Clients seeking favor at City Hall include Airbnb, BOOS Development West, EBI Consulting, and Topgolf International
Matt Potter 6 a.m., Sept. 28
California lawmakers are considering a proposal known as Assembly Bill 1148 that would, among other things, require the three largest sponsors of political advertising in print, radio, and television to be identified in the ads themselves.
Supporters of the bill say it would also require ads to provide web addresses that would give additional disclosure, including a listing of major sources of original funding, even if the money is first filtered through a third-party group or committee; for example, the “Coalition of Energy Users.” In 2010, the group, primarily funded by the oil company Valero, failed in its effort to pass Proposition 23, the “California Jobs Initiative,” which sought to block enforcement of AB 32, a measure to reduce greenhouse gas pollution.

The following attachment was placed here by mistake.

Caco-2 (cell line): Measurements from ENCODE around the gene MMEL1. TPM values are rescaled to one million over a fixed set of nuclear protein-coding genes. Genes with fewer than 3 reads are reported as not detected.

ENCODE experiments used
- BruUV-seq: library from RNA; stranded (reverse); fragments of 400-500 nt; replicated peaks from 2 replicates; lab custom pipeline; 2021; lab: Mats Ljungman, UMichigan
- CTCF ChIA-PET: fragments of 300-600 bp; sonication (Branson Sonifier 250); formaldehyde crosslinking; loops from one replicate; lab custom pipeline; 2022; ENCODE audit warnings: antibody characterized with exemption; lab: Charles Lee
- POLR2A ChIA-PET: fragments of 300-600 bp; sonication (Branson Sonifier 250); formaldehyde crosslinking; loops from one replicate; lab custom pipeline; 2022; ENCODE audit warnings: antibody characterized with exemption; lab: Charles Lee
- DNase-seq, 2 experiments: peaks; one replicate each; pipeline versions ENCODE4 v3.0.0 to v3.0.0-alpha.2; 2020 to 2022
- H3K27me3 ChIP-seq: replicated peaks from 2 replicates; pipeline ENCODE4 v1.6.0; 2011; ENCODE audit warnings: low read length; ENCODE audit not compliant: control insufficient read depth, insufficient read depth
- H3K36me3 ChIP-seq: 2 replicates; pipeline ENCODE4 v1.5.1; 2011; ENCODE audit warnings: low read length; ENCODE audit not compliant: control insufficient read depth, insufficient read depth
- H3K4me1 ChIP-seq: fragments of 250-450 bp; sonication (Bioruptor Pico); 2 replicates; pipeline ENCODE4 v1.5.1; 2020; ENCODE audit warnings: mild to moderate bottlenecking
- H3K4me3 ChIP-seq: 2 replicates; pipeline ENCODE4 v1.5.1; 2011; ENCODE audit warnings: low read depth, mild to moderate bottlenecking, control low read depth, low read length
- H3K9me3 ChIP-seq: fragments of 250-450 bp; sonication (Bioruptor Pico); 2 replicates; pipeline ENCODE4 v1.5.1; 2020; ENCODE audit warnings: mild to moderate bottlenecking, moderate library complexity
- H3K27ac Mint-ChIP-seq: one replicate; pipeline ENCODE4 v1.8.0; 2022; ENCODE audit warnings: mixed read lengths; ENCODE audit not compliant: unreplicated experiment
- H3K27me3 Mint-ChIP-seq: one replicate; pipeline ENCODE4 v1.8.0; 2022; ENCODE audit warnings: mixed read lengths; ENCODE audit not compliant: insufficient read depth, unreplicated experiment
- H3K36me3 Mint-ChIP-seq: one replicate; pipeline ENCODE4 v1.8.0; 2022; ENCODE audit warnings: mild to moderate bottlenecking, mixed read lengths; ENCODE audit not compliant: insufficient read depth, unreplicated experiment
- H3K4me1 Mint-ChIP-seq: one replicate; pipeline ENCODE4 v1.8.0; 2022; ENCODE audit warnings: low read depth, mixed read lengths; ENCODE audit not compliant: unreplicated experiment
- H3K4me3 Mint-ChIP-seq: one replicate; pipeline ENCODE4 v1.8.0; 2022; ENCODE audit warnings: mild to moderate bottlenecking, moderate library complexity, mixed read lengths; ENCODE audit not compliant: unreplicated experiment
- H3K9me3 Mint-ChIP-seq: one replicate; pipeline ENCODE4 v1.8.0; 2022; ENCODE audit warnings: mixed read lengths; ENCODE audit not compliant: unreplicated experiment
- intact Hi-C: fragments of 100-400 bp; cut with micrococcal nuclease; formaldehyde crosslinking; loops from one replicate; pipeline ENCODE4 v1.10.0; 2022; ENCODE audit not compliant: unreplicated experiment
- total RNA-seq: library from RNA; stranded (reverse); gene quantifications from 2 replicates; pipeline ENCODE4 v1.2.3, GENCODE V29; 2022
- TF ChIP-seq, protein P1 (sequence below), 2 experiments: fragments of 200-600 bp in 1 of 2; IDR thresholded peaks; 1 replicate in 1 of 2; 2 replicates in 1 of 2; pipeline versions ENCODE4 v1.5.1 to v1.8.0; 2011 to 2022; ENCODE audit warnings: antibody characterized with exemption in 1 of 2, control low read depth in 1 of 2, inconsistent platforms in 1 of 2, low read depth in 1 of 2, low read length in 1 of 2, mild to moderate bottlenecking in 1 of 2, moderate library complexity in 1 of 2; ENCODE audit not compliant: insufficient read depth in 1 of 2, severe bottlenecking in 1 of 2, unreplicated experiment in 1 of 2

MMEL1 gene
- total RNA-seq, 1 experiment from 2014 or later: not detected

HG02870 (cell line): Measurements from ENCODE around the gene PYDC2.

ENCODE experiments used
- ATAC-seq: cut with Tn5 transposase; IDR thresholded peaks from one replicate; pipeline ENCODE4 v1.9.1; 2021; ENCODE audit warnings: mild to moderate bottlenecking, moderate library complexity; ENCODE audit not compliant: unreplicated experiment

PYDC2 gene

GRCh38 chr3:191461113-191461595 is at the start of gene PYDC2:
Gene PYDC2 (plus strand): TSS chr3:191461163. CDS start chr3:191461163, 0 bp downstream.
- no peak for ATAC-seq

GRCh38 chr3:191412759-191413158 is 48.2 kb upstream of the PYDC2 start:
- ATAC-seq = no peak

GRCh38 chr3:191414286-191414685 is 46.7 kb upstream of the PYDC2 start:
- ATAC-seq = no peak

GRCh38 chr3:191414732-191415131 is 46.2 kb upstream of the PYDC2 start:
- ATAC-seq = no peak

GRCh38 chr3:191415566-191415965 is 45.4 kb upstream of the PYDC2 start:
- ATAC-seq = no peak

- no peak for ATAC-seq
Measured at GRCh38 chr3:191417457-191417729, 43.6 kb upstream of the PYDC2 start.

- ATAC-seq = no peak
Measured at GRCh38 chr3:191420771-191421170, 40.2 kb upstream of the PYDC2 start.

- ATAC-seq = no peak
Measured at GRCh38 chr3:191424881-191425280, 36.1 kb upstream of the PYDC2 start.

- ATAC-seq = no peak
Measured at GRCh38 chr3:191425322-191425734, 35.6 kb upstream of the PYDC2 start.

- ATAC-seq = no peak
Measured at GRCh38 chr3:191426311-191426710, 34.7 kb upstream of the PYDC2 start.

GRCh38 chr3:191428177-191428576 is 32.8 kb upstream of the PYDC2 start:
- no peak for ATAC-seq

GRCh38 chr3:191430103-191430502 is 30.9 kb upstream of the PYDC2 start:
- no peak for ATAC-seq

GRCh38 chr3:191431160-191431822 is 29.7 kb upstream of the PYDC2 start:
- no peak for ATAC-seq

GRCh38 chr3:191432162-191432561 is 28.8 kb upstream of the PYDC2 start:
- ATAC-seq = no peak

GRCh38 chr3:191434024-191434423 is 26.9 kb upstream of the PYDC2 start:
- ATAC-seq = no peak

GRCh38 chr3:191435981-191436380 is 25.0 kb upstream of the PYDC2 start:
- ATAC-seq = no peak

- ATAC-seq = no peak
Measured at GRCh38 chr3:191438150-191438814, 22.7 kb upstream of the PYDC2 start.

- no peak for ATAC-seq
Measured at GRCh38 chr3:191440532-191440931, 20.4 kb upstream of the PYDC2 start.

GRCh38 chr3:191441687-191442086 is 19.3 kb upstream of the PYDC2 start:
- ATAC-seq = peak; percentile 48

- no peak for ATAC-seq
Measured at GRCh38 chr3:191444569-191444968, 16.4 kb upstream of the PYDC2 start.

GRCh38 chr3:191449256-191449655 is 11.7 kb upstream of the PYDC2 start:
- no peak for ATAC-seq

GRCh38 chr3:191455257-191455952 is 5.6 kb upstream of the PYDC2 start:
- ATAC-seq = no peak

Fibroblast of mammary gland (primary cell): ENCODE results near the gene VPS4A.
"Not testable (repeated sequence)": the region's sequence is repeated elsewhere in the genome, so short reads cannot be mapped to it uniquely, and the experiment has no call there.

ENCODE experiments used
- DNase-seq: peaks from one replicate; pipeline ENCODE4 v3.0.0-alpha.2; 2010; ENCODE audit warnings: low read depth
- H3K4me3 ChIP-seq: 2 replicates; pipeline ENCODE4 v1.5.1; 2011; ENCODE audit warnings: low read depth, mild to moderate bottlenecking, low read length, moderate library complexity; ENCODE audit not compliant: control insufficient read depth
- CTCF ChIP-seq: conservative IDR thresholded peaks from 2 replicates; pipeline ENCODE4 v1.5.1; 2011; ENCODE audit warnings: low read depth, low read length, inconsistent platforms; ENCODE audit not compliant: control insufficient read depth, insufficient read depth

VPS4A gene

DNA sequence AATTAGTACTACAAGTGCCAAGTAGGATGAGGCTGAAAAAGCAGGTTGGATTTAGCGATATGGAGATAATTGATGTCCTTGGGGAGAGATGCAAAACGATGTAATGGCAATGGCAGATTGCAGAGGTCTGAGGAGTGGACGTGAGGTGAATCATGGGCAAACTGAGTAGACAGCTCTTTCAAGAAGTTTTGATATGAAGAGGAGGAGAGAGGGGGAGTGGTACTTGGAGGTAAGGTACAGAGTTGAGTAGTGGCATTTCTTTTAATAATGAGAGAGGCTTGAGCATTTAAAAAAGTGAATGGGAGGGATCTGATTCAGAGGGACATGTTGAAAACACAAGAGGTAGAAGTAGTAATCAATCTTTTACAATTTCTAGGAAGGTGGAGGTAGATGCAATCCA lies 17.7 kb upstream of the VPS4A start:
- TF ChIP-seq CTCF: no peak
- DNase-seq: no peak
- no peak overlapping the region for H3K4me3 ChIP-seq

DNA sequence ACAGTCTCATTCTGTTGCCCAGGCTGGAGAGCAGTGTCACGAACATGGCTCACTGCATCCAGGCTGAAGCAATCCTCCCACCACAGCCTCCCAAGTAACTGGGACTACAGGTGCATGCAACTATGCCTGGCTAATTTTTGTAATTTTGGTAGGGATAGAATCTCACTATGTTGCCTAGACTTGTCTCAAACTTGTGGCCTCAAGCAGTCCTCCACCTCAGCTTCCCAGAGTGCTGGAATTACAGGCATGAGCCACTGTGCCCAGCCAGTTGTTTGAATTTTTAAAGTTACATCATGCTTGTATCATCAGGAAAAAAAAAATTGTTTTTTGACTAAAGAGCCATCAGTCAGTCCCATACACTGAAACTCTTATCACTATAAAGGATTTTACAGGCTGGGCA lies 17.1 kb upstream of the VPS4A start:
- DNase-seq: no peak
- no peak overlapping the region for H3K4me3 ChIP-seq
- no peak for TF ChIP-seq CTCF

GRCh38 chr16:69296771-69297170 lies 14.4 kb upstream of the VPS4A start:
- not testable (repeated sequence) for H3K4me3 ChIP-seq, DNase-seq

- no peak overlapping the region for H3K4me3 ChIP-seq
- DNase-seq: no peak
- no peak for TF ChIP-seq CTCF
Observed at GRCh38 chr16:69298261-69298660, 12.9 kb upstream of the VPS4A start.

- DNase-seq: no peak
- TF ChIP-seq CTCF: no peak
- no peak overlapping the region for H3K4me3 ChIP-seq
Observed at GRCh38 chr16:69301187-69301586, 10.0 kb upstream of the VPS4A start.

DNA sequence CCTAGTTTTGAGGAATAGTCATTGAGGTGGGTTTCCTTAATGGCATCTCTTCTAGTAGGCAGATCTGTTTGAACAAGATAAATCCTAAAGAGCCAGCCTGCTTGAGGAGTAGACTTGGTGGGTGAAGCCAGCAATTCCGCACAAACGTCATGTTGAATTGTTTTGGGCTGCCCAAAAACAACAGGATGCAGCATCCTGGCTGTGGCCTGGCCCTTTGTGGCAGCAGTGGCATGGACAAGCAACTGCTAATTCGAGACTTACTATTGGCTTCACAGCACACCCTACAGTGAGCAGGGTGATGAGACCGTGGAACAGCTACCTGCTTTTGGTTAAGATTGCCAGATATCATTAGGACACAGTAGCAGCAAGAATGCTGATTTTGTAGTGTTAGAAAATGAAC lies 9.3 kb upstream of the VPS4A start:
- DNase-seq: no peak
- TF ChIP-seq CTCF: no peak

Rules would apply uniformly to corporations, unions, and individuals funding political advertisement. Candidates would also be required to appear and say that they “approve this message,” in the same style required in federal campaigns.
A poll of likely voters conducted in October 2011 shows that 84% of Californians — including 88% of independents, 86% of Democrats, and 78% of Republicans — are in favor of “increas[ing] the public disclosure requirements of initiative sponsors to more clearly identify who are its major funders.”
The state assembly is expected to vote on the bill later today.